Giorgio Armani – Italian fashion designer.

This quote is from an interview with Mr. Armani in London conducted by fashion writer Justine Picardie for the October 2017 issue of Harper’s Bazaar.

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Armani couture, Fall 2017. From Harper’s Bazaar. Photo: Serge Leblon.

I just about fell out of my chair when I read that Ms. Picardie wore jeans to interview a fashion legend such as Giorgio Armani.

In parenthesis she describes her outfit – flat ballet pumps, a floral chiffon blouse, and jeans.  I’m sure it was very nice looking, chic even, but still, too casual. How about that blouse with a skirt? Or a suit? Or even a pair of gaberdine trousers?

But as Mr. Armani says things have changed – fashion has changed. We have become more casual, everywhere all the time, especially at work. He points out that 10 years ago Ms. Picardie, a professional journalist working for a top fashion magazine, probably would not even have considered wearing jeans on the job.

Not allowing myself to be “influenced and dragged” into the casual direction, I feel more comfortable dressing professionally (usually in a dress with a blazer or a skirt and blouse) on an interview, at a press preview, or anytime I’m working. That’s me and I’m sticking to it.

 

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March 14, 1896 Harper’s Bazar cover. Illustration by Harry Whitney McVickar

Harper’s Bazaar is celebrating their 150th anniversary in 2017.

Founded in 1867, Harper’s Bazar (spelled back then with one a) was the first American fashion magazine. It was inspired by Der Bazar from Berlin, a general magazine that also covered women’s fashions complete with elaborate woodcut illustrations. Harper & Brothers publishing house in New York picked up on the novel idea of a women’s publication and created their own version.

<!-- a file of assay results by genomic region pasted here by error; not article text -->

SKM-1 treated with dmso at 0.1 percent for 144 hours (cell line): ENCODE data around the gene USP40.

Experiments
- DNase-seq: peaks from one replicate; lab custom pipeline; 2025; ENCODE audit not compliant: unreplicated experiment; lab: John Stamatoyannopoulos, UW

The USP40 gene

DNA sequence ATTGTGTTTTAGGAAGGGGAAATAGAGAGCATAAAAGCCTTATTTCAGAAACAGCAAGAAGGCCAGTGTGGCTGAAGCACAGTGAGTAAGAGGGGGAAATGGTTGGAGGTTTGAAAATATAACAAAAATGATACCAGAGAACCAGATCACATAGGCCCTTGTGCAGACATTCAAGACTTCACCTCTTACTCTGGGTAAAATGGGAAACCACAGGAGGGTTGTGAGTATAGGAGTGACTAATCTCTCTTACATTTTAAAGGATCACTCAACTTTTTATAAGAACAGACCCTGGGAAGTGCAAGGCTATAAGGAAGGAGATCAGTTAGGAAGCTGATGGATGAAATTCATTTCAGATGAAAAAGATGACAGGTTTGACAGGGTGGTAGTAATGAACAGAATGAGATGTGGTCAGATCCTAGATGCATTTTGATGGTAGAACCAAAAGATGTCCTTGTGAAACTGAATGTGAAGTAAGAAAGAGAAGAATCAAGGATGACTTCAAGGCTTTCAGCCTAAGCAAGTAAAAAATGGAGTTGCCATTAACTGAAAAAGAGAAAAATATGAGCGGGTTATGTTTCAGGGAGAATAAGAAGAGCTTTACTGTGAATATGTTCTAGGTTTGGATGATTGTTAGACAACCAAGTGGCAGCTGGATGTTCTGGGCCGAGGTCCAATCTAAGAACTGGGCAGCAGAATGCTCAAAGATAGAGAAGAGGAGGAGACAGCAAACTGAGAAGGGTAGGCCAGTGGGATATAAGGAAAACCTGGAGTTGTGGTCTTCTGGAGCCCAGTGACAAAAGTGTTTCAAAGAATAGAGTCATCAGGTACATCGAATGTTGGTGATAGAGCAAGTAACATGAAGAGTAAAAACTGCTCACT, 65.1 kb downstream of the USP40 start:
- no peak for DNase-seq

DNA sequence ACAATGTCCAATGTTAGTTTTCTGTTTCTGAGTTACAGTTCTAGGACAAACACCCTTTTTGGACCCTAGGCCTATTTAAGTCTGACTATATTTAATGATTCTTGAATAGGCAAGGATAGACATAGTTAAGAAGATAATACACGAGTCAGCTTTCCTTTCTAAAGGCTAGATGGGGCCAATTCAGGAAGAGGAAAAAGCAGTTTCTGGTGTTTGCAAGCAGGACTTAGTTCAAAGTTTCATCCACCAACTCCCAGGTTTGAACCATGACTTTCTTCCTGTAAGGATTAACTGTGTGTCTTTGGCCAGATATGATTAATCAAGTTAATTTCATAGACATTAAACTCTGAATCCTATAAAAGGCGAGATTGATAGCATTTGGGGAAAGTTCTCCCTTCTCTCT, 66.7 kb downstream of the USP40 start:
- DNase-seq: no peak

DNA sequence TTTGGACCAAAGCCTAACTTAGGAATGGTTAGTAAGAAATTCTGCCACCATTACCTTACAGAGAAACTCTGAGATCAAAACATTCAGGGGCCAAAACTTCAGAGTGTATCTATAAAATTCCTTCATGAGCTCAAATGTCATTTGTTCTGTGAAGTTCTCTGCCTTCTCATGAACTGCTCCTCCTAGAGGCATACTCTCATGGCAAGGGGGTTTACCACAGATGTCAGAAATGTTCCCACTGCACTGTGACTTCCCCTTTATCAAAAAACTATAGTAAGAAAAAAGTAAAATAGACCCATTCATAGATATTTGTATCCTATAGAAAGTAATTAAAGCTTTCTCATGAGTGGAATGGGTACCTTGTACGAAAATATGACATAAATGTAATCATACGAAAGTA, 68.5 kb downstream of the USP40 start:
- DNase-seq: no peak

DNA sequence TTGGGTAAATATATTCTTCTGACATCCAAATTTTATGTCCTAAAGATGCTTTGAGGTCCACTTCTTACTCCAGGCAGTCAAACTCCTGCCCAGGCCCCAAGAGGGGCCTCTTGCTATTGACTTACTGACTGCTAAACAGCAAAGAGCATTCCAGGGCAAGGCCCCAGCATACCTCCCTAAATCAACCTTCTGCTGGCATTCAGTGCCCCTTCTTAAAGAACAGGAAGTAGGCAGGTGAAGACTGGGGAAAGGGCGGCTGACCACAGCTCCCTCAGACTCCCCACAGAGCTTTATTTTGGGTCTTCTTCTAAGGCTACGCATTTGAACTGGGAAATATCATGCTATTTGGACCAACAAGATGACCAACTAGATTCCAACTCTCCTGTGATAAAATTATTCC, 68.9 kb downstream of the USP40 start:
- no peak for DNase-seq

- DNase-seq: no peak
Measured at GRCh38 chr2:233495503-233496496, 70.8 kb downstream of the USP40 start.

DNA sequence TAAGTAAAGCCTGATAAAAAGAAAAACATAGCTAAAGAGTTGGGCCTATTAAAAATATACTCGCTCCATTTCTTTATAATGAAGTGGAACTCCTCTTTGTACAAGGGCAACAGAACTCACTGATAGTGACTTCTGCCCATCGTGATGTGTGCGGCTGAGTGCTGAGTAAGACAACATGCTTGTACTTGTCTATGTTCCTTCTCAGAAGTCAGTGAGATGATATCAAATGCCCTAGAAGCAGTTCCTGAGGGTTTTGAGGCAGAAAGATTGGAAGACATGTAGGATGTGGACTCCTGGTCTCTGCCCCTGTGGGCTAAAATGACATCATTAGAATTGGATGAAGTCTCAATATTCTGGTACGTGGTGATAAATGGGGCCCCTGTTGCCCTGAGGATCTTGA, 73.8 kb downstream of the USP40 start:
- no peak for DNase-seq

The magazine’s mission stated at the time was to become “… a vast repository for all the rare and costly things of earth – silks, velvets, cashmeres, spices, perfumes, and glittering gems; in a word, whatever can comfort the heart and delight the eye.”

In addition to fashions and the finer things of life, within the pages of HB could be found fictional stories, poetry, articles on family and work not to mention society and all things good mannered.

But off limits was politics, which must have been a challenge for the publication’s editor Mary Louise Booth, the first women reporter for the New York Times and a women’s rights activist. Still, in 1869 HB was among the few large publications to support the suffrage movement.

Harper’s Bazaar is my favorite fashion magazine. I appreciate its elegant yet modern sensibilities in style and content.

Congratulations Harper’s Bazaar! Here’s to many more years of fashion and all things that matter to women.

 

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201313013523456Elegance is good taste plus a dash of daring.

Carmel Snow (1887-1961). Editor in chief of Harper’s Bazaar from 1934 to 1958.

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Harper’s Bazaar featuring Rihanna, August 2012.

Personal style comes down to choices. And part of what makes fashion so wonderful is how we make pieces our own …

– Glenda Bailey, Editor-in-Chief Harper’s Bazaar

Right on! What I enjoy most about fashion is creating my own style. Every season I take note of what appeals to me in various fashion magazines, including Harper’s Bazaar. Often I tear out pages for future reference. When putting together outfits I keep favorite trends in mind and create my own versions, usually adding elements like a vintage hat or handbag. I learned this from my mother who still flips through magazines imagining how she’d rework a look to suit herself.